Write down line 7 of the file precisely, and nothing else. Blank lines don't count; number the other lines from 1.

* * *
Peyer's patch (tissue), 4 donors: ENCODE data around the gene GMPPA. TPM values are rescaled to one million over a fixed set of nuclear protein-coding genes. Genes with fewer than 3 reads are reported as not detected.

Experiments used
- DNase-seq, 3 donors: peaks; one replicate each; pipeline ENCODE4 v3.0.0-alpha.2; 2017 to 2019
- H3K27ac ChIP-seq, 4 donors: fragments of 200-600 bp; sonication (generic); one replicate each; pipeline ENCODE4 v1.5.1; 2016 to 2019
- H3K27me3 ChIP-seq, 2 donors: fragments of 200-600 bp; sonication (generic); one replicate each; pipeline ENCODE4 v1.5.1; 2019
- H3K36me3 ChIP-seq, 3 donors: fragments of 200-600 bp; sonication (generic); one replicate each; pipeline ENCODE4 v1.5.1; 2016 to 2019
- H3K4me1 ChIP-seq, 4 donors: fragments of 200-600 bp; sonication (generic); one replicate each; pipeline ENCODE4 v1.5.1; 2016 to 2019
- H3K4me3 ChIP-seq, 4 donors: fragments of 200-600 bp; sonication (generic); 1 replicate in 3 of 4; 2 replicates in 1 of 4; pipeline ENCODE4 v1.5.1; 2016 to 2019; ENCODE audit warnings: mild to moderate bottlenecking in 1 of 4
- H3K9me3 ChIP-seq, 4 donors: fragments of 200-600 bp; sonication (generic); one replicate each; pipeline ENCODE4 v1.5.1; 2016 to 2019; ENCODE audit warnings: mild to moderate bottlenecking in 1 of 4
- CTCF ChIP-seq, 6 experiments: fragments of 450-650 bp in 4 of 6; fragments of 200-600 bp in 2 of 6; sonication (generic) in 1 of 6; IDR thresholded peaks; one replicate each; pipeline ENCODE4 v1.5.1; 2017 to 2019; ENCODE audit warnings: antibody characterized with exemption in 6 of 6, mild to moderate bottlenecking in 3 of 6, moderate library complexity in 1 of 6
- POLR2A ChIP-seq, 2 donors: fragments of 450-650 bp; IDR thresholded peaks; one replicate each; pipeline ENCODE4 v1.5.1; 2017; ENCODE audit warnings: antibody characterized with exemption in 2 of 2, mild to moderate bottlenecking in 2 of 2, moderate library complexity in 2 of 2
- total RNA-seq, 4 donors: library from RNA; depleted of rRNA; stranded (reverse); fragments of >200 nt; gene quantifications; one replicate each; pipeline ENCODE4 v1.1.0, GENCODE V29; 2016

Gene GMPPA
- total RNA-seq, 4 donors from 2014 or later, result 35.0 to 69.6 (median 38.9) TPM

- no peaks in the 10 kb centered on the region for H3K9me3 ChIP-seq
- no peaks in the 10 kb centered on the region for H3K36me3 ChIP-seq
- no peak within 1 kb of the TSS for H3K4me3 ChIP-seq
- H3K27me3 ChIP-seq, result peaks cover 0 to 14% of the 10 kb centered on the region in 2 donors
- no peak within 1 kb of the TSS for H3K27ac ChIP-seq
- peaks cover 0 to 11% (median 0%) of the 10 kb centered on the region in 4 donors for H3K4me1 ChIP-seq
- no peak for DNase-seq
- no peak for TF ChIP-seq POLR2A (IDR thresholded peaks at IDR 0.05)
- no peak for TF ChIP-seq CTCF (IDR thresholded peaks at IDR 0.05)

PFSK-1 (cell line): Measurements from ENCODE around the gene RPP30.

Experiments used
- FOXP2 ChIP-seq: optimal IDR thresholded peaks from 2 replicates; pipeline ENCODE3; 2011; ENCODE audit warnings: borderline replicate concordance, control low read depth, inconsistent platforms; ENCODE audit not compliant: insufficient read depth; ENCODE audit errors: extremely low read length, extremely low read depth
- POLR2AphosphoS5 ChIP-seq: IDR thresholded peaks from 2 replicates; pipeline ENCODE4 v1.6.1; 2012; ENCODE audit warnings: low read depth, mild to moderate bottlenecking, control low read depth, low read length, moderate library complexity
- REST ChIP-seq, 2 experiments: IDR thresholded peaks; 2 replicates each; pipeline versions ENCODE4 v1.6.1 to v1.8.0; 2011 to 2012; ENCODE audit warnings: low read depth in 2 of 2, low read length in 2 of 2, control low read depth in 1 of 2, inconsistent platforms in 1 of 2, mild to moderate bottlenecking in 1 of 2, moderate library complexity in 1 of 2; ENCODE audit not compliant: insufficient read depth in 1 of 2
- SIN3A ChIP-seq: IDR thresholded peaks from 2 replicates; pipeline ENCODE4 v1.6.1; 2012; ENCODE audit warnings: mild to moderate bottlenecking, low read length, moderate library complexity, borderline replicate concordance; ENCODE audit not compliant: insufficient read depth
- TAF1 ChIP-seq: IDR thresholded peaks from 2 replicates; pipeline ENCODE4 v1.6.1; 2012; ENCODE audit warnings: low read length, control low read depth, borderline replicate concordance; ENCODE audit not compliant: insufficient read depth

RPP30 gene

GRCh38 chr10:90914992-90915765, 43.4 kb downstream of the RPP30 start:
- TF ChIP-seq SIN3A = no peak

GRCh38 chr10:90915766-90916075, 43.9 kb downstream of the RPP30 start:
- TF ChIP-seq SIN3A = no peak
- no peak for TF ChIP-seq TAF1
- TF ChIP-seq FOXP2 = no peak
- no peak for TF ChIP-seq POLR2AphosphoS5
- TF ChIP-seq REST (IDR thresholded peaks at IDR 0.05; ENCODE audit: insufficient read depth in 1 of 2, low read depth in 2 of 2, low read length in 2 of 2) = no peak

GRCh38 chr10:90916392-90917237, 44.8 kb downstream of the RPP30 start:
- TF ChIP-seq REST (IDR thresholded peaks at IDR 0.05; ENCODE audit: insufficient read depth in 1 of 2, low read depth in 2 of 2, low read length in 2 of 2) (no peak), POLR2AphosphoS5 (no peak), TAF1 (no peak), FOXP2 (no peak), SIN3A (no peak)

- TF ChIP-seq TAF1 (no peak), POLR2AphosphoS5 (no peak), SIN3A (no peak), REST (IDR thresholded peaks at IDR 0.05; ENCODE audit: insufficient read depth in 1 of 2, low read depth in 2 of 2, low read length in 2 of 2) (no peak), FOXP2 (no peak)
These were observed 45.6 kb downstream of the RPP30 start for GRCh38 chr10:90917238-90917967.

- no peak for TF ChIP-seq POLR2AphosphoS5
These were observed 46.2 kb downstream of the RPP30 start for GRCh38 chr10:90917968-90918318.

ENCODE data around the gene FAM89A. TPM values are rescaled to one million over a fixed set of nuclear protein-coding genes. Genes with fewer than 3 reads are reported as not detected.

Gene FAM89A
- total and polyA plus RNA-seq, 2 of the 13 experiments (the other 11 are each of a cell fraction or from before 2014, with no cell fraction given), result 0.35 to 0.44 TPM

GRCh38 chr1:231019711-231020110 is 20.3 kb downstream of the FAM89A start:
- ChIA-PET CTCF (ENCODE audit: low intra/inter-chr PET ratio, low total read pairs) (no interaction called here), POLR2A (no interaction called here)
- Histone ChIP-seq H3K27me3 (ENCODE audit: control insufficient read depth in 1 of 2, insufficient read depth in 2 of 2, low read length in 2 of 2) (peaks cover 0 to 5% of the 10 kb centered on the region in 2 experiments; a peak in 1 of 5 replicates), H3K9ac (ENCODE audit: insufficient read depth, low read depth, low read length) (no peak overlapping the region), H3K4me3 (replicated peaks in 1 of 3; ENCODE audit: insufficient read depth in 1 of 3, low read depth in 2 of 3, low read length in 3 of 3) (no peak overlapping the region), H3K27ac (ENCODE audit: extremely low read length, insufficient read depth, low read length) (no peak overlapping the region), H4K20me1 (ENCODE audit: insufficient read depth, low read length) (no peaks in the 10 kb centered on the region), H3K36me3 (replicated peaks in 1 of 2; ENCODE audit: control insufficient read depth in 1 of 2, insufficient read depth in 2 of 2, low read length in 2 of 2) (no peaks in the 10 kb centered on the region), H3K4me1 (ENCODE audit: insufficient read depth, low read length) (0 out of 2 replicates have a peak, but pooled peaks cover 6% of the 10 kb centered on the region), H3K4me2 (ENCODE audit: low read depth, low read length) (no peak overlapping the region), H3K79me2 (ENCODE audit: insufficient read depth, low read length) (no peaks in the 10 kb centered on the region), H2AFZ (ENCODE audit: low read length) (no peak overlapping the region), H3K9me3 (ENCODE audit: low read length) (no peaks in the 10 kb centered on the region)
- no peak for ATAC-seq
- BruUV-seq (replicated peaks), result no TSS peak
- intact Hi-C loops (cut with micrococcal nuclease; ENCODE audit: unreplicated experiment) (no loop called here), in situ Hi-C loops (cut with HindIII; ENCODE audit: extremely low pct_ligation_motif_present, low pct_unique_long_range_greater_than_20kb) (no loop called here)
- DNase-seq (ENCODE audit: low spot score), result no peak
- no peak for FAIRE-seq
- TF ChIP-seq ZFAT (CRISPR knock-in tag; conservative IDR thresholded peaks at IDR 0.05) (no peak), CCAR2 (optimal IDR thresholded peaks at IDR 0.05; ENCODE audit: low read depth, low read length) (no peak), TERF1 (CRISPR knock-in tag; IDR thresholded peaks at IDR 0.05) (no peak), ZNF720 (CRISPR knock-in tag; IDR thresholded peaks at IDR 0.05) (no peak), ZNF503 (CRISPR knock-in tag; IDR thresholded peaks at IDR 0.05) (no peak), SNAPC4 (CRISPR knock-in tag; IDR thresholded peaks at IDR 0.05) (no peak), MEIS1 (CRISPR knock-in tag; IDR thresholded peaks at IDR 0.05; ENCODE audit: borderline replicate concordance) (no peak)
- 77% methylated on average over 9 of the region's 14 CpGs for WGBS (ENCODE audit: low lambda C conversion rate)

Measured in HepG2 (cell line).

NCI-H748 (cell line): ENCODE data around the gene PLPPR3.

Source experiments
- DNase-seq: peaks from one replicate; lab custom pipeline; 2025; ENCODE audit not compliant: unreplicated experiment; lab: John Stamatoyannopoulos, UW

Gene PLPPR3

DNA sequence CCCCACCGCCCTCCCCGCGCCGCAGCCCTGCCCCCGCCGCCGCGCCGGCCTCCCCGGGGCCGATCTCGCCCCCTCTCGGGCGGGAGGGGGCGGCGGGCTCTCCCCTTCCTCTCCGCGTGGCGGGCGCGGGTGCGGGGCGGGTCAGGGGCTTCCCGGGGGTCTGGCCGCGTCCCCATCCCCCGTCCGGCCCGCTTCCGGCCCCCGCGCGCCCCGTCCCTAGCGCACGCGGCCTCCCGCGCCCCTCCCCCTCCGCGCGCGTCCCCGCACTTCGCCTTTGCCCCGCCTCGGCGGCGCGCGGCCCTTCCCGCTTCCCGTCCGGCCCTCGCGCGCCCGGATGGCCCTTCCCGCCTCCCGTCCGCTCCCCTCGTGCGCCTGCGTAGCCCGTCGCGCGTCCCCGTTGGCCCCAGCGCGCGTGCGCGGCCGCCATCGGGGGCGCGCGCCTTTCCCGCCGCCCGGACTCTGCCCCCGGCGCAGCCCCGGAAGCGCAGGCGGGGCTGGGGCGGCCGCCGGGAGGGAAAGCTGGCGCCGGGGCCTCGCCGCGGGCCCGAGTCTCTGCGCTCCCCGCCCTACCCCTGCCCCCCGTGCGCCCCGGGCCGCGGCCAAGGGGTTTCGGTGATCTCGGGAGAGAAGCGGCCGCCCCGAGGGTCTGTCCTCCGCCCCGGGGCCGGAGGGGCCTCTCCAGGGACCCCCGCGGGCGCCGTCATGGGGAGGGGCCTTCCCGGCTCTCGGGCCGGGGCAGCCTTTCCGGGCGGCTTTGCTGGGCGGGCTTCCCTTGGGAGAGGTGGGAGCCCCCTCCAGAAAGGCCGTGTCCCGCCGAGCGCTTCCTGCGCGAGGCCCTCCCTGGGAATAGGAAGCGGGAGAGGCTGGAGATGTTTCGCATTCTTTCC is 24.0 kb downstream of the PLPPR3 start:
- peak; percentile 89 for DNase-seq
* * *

- H3K4me1 ChIP-seq, 4 donors: fragments of 200-600 bp; sonication (generic); one replicate each; pipeline ENCODE4 v1.5.1; 2016 to 2019